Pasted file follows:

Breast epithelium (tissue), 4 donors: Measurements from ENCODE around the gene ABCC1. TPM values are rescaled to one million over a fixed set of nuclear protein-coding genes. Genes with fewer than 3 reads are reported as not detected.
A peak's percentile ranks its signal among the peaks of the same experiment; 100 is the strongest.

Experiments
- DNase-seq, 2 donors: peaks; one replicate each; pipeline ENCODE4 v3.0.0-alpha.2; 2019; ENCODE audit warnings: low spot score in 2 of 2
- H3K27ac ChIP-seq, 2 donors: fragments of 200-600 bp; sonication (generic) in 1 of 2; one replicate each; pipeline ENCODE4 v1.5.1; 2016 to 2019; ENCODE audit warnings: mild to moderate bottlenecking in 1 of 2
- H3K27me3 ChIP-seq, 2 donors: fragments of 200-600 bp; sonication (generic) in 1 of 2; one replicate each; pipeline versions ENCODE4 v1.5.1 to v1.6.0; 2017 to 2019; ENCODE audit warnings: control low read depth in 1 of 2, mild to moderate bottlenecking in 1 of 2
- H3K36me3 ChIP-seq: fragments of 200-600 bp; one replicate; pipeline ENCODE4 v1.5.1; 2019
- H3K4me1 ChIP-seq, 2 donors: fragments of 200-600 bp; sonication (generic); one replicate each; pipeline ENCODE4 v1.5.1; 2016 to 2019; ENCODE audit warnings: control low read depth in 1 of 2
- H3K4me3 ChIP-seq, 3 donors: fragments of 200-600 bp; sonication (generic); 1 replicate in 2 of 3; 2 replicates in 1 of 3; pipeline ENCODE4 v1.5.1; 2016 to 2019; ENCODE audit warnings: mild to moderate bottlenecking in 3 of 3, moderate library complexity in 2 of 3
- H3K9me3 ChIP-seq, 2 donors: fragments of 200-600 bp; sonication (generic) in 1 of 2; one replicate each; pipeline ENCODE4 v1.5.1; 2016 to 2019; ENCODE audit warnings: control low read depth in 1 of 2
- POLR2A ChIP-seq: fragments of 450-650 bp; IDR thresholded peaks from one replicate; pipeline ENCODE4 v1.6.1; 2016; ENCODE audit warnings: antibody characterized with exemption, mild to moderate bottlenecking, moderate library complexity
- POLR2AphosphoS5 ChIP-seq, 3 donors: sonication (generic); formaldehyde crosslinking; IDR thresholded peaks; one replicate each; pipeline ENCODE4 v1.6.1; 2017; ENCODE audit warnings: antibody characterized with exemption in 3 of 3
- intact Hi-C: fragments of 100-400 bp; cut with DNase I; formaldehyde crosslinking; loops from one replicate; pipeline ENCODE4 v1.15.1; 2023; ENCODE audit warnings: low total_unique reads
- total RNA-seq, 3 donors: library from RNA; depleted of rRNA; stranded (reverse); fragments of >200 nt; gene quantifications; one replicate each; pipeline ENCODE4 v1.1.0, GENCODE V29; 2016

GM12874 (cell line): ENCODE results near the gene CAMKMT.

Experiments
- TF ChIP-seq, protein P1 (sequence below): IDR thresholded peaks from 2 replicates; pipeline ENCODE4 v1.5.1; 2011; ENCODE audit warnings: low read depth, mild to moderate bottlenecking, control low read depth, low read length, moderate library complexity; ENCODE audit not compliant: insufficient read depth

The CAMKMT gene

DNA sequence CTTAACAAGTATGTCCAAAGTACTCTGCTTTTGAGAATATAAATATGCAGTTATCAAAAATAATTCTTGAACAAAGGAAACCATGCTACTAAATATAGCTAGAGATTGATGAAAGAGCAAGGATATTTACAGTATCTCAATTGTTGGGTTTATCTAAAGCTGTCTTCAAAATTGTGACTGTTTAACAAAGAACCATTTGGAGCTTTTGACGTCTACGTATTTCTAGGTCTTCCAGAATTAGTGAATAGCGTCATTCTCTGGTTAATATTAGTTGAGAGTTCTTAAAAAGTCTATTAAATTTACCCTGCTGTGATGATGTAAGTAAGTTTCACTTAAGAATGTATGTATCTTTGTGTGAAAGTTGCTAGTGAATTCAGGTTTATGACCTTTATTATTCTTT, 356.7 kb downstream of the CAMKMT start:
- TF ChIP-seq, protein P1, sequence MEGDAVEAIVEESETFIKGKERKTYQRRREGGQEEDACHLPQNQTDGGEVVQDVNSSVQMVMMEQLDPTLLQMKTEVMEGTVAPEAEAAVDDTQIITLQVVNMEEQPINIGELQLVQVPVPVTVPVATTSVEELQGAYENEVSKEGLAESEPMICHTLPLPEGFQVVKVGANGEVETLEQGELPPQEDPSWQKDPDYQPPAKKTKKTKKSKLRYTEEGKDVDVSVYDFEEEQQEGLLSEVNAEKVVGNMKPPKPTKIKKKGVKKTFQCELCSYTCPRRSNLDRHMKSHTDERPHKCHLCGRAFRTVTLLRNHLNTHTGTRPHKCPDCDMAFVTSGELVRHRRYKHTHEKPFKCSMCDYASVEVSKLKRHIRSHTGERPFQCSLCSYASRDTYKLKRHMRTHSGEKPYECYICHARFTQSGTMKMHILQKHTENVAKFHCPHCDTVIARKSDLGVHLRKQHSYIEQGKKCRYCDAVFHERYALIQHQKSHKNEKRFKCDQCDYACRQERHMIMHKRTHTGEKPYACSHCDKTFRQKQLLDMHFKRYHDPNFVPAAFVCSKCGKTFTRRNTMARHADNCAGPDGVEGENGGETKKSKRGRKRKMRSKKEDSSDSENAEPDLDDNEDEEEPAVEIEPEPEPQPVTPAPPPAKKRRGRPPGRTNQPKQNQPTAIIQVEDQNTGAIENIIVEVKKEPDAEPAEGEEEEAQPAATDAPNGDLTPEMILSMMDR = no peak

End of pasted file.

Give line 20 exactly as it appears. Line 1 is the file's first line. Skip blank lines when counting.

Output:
- TF ChIP-seq, protein P1, sequence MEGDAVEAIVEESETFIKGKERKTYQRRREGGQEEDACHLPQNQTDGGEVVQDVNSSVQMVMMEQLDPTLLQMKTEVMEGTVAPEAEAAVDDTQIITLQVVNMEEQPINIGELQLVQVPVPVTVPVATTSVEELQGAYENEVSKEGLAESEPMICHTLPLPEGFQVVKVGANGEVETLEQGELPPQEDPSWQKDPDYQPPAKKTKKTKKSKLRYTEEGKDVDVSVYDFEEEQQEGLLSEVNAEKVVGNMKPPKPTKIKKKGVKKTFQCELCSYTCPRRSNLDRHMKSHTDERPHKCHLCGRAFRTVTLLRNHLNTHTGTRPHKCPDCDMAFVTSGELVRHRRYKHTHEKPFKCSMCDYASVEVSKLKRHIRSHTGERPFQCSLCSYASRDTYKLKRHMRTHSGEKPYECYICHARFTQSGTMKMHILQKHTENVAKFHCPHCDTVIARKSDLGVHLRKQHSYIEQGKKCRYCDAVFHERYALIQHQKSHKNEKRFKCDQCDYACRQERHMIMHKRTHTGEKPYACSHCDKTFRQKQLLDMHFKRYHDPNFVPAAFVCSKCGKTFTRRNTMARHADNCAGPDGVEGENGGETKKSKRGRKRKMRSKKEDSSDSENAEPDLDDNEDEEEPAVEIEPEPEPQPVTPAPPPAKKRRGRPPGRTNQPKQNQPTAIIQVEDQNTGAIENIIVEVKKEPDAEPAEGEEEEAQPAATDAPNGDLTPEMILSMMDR = no peak